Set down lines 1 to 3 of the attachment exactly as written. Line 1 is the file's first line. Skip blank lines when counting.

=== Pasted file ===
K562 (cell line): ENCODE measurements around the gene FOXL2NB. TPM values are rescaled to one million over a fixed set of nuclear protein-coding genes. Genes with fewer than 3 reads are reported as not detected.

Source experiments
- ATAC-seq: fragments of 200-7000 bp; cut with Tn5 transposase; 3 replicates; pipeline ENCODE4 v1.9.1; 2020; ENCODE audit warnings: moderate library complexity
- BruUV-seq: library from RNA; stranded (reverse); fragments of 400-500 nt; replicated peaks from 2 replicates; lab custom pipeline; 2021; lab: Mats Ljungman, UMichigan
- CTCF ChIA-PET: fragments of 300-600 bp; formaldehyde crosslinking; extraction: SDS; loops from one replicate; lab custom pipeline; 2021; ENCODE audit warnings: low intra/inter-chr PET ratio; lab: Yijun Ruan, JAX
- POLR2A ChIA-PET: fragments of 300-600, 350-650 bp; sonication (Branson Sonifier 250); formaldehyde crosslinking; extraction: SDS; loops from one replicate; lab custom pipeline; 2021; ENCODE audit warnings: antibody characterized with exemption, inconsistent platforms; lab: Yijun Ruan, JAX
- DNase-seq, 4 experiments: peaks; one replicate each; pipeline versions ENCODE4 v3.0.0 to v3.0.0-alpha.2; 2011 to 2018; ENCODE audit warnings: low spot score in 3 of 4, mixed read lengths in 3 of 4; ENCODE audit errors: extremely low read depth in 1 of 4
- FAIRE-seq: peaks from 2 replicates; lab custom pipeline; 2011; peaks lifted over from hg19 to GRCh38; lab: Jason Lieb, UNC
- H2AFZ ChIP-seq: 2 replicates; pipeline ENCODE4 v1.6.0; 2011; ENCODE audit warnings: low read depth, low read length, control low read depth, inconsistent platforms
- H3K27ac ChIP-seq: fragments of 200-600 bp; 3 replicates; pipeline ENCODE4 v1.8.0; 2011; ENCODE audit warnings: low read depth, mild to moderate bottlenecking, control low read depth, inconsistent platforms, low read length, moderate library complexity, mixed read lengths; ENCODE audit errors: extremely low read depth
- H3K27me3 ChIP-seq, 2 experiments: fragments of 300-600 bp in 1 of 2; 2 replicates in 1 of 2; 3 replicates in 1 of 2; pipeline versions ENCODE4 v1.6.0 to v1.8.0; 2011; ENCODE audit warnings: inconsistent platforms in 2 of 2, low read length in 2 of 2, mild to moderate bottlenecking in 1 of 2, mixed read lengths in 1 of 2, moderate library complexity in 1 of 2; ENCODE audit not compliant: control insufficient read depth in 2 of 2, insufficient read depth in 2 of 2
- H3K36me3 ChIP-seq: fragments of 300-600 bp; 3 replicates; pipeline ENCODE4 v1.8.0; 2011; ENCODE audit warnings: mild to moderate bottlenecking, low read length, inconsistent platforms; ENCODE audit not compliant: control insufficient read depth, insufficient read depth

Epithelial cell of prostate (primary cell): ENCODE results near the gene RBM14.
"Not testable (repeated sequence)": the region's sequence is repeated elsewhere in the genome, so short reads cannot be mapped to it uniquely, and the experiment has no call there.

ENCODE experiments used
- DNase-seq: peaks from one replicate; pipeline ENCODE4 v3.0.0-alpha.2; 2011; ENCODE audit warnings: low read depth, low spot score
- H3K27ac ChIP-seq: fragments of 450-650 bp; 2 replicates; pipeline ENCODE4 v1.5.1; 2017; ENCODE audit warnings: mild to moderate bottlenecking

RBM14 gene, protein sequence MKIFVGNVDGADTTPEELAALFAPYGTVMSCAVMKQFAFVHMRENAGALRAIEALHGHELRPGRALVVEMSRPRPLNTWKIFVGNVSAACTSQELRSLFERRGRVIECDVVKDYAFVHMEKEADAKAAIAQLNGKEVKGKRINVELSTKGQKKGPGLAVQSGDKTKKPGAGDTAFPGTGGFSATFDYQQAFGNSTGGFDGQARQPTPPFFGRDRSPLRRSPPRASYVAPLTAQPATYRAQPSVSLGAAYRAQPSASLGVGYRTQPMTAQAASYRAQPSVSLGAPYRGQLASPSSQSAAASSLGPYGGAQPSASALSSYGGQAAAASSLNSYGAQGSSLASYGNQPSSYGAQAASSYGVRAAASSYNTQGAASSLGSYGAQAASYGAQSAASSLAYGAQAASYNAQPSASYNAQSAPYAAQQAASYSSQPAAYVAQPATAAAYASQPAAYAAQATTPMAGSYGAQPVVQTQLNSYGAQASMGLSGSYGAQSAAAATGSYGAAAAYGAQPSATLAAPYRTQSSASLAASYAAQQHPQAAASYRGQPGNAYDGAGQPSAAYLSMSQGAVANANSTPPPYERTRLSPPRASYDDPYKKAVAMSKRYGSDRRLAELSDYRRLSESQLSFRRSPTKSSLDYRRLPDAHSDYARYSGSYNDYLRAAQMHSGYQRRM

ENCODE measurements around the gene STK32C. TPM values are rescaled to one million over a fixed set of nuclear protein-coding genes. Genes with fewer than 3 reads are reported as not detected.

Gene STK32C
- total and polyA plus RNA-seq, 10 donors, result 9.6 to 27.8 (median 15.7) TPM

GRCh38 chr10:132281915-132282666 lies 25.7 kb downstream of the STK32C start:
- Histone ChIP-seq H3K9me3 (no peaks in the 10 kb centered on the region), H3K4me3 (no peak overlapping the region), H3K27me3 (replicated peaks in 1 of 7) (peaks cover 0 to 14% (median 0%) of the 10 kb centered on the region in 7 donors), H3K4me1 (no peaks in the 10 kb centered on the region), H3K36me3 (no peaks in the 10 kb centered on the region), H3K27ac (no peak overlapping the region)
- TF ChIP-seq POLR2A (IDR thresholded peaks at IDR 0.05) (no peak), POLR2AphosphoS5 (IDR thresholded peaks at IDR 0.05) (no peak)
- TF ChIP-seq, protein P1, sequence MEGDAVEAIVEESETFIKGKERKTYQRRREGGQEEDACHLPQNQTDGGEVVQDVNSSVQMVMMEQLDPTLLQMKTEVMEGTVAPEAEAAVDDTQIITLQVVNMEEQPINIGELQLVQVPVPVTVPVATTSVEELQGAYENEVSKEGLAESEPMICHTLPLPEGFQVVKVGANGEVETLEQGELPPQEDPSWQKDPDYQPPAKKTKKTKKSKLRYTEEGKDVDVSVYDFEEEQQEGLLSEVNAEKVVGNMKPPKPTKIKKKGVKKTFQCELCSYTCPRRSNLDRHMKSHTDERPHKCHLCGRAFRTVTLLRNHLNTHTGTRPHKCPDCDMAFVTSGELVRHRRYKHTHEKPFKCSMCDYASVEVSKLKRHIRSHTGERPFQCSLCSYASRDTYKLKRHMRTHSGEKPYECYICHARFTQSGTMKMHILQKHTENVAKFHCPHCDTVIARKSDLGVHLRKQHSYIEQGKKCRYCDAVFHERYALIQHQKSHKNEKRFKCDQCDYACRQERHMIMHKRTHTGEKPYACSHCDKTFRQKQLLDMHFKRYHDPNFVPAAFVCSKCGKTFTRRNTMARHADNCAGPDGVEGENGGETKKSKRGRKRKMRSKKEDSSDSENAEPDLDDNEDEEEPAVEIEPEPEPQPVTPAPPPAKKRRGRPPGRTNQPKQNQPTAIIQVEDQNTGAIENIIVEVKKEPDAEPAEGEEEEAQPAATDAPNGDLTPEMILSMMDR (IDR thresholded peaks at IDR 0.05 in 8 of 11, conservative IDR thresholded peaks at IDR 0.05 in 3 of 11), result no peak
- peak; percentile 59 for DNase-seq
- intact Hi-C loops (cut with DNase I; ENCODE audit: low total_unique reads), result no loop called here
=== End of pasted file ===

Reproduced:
K562 (cell line): ENCODE measurements around the gene FOXL2NB. TPM values are rescaled to one million over a fixed set of nuclear protein-coding genes. Genes with fewer than 3 reads are reported as not detected.

Source experiments
- ATAC-seq: fragments of 200-7000 bp; cut with Tn5 transposase; 3 replicates; pipeline ENCODE4 v1.9.1; 2020; ENCODE audit warnings: moderate library complexity